A year ago, an Arizona man we’ll call “Joe” was in a bad spot.
With no medical insurance, he had no access to diabetes medication. Without medication, his eyesight was failing. Because of his vision problems, Joe lost his job.
By the time Adult Protective Services (APS) was notified of Joe’s case, he had almost completely lost his sight and was very distressed. His apartment was dirty, as he could no longer see to clean it. The walls were lined with stacked boxes he used as a guide from his bedroom to the door.
On the second visit to his home, the APS investigator discovered Joe had suffered a massive stroke. The investigator called an ambulance who rushed Joe to the hospital. The investigator followed and briefed the hospital staff of Joe’s situation. They performed emergency surgery to address the stroke and later performed eye surgery to address his failing sight.
After three months of hospitalization and rehabilitation, Joe was able to return home to his apartment where he was moved to the ground floor as requested by APS. Although his savings account was depleted, he did begin receiving Supplemental Nutrition Assistance (SNAP) and coverage for medication after obtaining assistance through the Arizona Health Care Cost Containment System (AHCCCS). APS was also able to step-in and assist with utility payments and prevent eviction from his apartment.
APS’s involvement in Joe’s life saved his sight, temporarily helped to address his utility payments and prevented eviction. He was full of happy tears as he informed the investigator he feels much less stressed because of the help Adult Protective Services provided.
This is a true story from an APS case file. Unfortunately, stories like this are far too common. APS, a program in the DES Division of Aging and Adult Services (DAAS) reports self-neglect, or the inability to care for oneself, is the most common type of call received. In other cases, vulnerable adults (individuals 18 years of age and older) may be victims of neglect by caregivers, physical, emotional or sexual abuse or financial exploitation. As we continue to focus on seniors during Older Americans Month, we turn our attention to crimes against the elderly.
The National Council on Aging (NCOA) estimates that five million seniors experience abuse in the United States every year. Approximately 1 in 10 Americans 60 years or older have experienced some form of abuse, but experts estimate that only one in fourteen cases are reported. Elders who have been abused have a 300% higher risk of death compared to those who have not been mistreated.
Elders who are victims of abuse may display the following:
- Unexplained bruises, broken bones or abrasions
- Unusual withdrawal from normal activities, unusual depression, strained or tense relationships with family or caregivers
- Sudden changes in financial situations – i.e., bank accounts or credit cards show unusual spending habits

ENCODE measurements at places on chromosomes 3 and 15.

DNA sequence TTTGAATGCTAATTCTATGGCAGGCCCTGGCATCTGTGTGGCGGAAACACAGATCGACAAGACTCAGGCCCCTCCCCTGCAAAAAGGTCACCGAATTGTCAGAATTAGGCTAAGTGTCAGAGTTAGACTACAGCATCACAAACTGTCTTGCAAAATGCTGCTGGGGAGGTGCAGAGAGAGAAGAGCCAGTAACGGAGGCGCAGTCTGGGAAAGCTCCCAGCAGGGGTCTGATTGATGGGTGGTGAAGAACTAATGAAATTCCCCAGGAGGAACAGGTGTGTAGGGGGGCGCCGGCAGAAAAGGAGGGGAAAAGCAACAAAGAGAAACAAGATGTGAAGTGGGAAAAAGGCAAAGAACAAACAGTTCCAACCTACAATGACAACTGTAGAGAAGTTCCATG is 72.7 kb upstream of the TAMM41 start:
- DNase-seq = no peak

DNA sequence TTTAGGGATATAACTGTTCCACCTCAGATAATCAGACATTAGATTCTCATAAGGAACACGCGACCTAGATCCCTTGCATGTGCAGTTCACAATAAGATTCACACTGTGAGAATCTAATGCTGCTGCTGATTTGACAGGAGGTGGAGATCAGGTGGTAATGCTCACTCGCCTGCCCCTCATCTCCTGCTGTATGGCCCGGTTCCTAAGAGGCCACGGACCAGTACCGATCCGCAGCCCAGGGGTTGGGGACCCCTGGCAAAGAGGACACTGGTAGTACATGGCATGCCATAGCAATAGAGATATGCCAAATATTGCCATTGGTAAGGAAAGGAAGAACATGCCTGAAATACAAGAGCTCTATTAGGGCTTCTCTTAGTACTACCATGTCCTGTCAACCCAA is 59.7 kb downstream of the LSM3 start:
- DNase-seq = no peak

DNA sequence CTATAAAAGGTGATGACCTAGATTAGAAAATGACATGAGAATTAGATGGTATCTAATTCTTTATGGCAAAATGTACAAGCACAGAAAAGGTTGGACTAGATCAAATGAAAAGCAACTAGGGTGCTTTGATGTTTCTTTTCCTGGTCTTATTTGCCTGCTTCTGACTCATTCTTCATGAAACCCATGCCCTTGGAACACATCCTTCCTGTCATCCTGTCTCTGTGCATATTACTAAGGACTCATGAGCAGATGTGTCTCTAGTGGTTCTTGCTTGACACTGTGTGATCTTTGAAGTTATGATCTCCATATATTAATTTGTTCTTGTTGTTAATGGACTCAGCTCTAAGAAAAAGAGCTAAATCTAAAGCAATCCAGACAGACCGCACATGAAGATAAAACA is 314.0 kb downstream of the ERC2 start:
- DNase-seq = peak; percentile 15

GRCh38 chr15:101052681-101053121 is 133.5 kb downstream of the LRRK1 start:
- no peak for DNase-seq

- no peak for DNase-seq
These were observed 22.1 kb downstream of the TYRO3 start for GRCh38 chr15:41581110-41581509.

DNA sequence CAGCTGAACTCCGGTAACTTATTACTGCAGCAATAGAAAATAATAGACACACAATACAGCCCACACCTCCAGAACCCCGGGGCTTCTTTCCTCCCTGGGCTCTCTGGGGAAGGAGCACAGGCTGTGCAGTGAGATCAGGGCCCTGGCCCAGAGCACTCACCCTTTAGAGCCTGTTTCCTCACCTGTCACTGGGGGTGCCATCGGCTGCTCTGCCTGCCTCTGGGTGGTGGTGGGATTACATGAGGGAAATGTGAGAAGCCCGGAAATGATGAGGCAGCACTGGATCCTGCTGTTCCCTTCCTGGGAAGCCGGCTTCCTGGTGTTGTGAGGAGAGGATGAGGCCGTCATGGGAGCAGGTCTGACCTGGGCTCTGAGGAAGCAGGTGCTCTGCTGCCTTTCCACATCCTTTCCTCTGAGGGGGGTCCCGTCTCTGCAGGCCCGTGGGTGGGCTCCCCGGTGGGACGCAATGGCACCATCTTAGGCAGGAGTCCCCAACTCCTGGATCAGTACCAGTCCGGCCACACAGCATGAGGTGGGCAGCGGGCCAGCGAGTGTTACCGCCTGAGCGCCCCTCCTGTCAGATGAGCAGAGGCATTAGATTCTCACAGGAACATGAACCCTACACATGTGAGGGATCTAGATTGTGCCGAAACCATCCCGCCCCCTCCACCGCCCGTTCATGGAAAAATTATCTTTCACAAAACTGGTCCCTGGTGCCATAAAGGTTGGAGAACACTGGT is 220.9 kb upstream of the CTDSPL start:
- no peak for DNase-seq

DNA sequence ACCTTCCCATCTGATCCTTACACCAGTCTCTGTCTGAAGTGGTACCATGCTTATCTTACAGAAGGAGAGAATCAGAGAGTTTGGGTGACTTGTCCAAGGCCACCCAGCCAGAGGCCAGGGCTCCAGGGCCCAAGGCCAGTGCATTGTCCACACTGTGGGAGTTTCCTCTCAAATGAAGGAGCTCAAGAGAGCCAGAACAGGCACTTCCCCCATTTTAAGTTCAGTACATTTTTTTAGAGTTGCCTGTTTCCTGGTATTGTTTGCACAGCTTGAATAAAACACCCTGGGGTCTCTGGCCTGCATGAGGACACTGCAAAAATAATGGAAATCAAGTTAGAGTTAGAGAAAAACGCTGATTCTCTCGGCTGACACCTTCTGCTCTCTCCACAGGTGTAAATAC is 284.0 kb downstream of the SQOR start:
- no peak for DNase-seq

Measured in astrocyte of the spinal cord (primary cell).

- Unattended medical needs, poor hygiene, and unusual weight loss
The main perpetrators of other types of abuse tend to be children, grandchildren and spouses of the victims. APS works closely with law enforcement. If officers feel the mistreatment rises to the level of a crime, the alleged perpetrator could be arrested.
Case workers in APS have made significant strides protecting the vulnerable. In Fiscal Year (FY) 2016, APS investigated 11,629 cases involving elder abuse, neglect, self-neglect, or financial exploitation. This represented a 16 percent decrease from FY2015. APS credits specific efforts, including the expansion of tools for data driven performance management, improved decision-making and a collaborative partnership with APS colleagues across the state for the improvement.
The APS Financial Exploitation Unit handles the most complex financial exploitation allegations across the state. These investigators are specifically trained to conduct financial analysis. They work closely with local law enforcement including the Arizona Attorney General’s Office and the Office of Inspector General (OIG) to hold alleged perpetrators accountable for their actions. According to the National Council on Aging (NCOA), financial abuse and fraud costs older Americans $36.5 billion per year.
If you suspect elder abuse, you can file a report with APS either by phone or online. To make a report by phone, call 1 (877) SOS-ADULT or 1 (877) 767-2385 Monday-Friday 7:00 a.m. - 7:00 p.m. / Saturday - Sunday and state holidays 10:00 a.m. - 6:00 p.m. Your call we be forwarded to a trained Central Intake Unit (CIU) specialist who will ask you a series of questions. You can file a report anonymously, however, the CIU specialist will be unable to contact you if additional information [regarding your report] is needed.
You can also file a report online. This option is available 24 hours a day, seven days a week. Once received, any report meeting investigative criteria (abuse, neglect and exploitation of a vulnerable adult will be forwarded to the local field office for investigation within eight  business hours.
Vulnerable adults have the right to live a life free from abuse, neglect, and exploitation. When they lack the capacity to meet their basic needs, they should be provided assistance to ensure their safety and well-being. It takes collaborative partnerships between APS, families, and community partners to ensure vulnerable adults are protected.
By Vance Phillips